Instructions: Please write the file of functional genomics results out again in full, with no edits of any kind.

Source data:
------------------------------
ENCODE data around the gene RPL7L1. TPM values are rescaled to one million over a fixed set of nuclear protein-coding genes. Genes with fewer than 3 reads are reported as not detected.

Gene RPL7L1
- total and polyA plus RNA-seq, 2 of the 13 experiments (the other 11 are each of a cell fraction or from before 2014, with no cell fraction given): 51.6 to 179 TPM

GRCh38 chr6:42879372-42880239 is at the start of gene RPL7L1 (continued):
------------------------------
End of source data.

ENCODE data around the gene RPL7L1. TPM values are rescaled to one million over a fixed set of nuclear protein-coding genes. Genes with fewer than 3 reads are reported as not detected.

Gene RPL7L1
- total and polyA plus RNA-seq, 2 of the 13 experiments (the other 11 are each of a cell fraction or from before 2014, with no cell fraction given): 51.6 to 179 TPM

GRCh38 chr6:42879372-42880239 is at the start of gene RPL7L1 (continued):